Thomas Wyon the Younger, or Thomas Wyon Jr., was an English medallist and chief engraver at the Royal Mint.
Wyon was born in Birmingham. He was apprenticed to his father, Thomas Wyon (1767 - 1830), the chief engraver of the King's seals, who taught him the art of engraving on steel; subsequently he studied at the sculpture school of the Royal Academy in London, where he earned silver medals in both the antique and the life class. In 1809, he struck his first medal, presented to Lieutenant Pearce, R.N. In 1810, he won the gold medal of the Society of Arts for medal engraving; the die, representing a head of Isis, was purchased by the society and used for striking its prize medals. From this period he produced many medals for schools, societies, Pitt clubs, and other institutions.
On 20 November 1811, Wyon was appointed probationary engraver to the Royal Mint, and was employed in making the bank tokens (eighteen pence) for England and Ireland, and coins for the British colonies and for Hanover. He also engraved his medal commemorative of the peace and his Manchester Pitt medal. On 13 Oct. 1815 he was appointed chief engraver to the mint, being then only twenty-three. The next year he brought out the new silver coinage for the United Kingdom (half-crown, shilling, and sixpence), designing the reverses himself. In 1817 he struck the Maundy money, and began to make his pattern crown-piece in rivalry of Thomas Simon.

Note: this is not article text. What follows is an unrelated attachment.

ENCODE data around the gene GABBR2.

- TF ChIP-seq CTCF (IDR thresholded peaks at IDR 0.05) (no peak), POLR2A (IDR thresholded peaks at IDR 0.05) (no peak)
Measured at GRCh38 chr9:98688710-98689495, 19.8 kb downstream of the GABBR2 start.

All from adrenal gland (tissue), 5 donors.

Coins designed by him include:
Half Crown, Shilling and Sixpence for various years from 1816 to 1820, his dies being used after his death. The obverses of these pieces were designed by Pistrucci but Thomas Wyon Jr. engraved them and designed and engraved the reverses.
In 1813 and 1816 he engraved the dies for the coinage issued for British Guiana in silver and copper, and in 1813, 1814 and 1815 the dies for the gold and silver Pistoles and Gulden (the kings of England from George I to William IV inclusive - the House of Hanover - were also Dukes of Brunswick and Luneburg, Arch-Treasurers of the Holy Roman Empire and Electors).
Thomas Wyon Jr. also cut dies for coins for Ceylon, Ireland and Jersey and for an unexpected piece, the gold Twenty Francs of 1815. This showed the bust of Louis XVIII on the obverse and the arms of France on the reverse. These pieces, 871,581 of which Council dated 10 May 1815, were used to pay the troops serving under the Duke of Wellington.
Wyon also engraved numerous dies for patterns for both the British Imperial and British Colonial coins.
Wyon - a modest and talented artist - died on 23 (or 22) September 1817 at the Priory Farmhouse, near Hastings. He was buried in the graveyard attached to Christ Church, Southwark.
His younger brother, Benjamin Wyon (1802 - 1858), his nephews, Joseph Shepherd Wyon (1836 - 1873) and Alfred Benjamin Wyon (1837 - 1884), and his cousin, William Wyon (1795 - 1851) were also distinguished medallists.